This was a significant mistake for a company so reliant on using video in our marketing, for sure, but luckily, we were able to move quickly to rectify the error. This fix then gave us an indication of how much traffic our videos were directly accounting for, by comparing the weeks directly before and after the videos were reindexed.
Having our videos indexed accounted for 1,387 direct clicks from video search, but an overall increase of 6,100 clicks from all search.
So, for our website in September of last year, having our videos indexed increased organic search traffic by 10.6%. Obviously, your mileage may vary. Wistia.com is mid-sized SaaS website with a lot of videos and a lot of queries which relate explicitly to video.
“So, for our website in September of last year, having our videos indexed increased organic search traffic by 10.6%.”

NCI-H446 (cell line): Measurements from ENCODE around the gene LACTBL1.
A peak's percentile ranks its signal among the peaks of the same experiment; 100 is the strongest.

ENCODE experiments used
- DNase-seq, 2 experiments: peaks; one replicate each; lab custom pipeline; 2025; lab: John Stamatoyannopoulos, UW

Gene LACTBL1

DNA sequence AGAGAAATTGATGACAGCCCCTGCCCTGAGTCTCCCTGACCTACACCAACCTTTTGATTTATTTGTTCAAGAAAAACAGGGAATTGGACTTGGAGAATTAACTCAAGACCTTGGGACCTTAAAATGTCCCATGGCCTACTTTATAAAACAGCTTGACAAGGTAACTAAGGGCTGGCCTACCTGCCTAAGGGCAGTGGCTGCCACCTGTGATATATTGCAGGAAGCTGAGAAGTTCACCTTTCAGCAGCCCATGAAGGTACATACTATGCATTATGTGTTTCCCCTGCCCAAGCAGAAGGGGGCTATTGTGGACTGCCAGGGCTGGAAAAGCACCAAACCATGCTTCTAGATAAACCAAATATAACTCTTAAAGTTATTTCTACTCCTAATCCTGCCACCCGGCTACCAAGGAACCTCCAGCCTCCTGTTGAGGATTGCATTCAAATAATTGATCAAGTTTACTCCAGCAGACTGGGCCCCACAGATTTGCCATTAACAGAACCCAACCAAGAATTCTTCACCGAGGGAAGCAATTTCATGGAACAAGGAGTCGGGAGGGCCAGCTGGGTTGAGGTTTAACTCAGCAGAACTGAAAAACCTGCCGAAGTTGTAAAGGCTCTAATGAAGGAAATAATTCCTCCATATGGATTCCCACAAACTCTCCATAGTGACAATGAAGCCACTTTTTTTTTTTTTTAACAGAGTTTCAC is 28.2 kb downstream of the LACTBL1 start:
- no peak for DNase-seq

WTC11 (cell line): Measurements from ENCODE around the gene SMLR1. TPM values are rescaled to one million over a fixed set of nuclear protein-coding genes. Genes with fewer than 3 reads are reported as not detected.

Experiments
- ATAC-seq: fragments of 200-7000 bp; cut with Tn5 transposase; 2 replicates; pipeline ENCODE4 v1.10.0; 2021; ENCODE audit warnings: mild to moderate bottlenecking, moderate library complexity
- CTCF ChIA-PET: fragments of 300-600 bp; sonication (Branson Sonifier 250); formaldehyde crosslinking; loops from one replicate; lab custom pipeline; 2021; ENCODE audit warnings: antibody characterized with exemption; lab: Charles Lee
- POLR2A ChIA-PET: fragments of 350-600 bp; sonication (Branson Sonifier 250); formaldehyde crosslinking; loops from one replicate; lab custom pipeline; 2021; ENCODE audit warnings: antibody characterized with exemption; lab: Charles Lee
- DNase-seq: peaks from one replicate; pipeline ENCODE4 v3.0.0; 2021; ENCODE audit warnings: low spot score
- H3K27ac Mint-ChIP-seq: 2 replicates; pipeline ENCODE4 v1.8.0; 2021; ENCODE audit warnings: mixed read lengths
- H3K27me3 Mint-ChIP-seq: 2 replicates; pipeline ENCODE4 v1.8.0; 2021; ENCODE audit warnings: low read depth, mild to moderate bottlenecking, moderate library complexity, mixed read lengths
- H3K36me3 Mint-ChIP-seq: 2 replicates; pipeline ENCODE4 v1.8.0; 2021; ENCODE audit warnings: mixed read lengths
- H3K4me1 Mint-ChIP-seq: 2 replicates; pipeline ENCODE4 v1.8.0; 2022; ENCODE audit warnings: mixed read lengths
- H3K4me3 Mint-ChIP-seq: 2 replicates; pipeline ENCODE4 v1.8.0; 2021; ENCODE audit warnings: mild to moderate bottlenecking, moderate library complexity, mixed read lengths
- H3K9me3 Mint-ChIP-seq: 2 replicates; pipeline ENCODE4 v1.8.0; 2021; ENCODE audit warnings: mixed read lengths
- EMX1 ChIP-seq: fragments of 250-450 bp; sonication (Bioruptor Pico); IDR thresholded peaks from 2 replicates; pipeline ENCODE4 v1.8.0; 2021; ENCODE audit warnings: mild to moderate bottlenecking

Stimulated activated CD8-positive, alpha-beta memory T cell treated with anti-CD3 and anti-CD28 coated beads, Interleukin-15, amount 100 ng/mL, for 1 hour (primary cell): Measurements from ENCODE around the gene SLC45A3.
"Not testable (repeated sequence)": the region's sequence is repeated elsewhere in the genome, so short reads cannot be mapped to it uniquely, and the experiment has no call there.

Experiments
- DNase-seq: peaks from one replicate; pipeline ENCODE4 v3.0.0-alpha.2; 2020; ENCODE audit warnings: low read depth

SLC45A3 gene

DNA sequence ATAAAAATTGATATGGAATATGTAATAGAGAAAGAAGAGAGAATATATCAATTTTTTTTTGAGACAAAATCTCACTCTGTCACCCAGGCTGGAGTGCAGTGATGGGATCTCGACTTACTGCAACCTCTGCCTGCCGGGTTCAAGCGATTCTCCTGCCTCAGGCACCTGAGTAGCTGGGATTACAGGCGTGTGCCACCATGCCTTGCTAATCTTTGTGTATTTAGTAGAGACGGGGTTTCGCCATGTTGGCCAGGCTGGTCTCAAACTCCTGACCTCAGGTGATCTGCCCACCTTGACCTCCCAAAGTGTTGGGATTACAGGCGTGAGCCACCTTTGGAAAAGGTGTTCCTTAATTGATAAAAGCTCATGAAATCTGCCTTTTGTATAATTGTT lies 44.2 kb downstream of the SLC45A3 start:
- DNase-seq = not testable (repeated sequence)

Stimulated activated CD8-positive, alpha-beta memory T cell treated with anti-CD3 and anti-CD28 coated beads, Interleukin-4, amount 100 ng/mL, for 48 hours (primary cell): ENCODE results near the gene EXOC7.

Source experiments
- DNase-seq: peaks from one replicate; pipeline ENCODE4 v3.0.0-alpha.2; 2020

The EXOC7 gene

Nevertheless, it’s highly likely that you’ll also see a positive impact on traffic by including indexable video content throughout your website. And, thankfully, the new Google Search Console gives you the means by which to test this for yourself.
While video can clearly help drive more traffic to your website — this begs the question, are all videos created equal? Do Wistia videos drive more traffic to than YouTube videos?
The answer? Usually, yes. This is because embedded Wistia videos are indexed for pages on your website, whereas embedded YouTube videos are indexed for youtube.com. But (as with everything in search), this is not a universal truth, and some sites will see different results.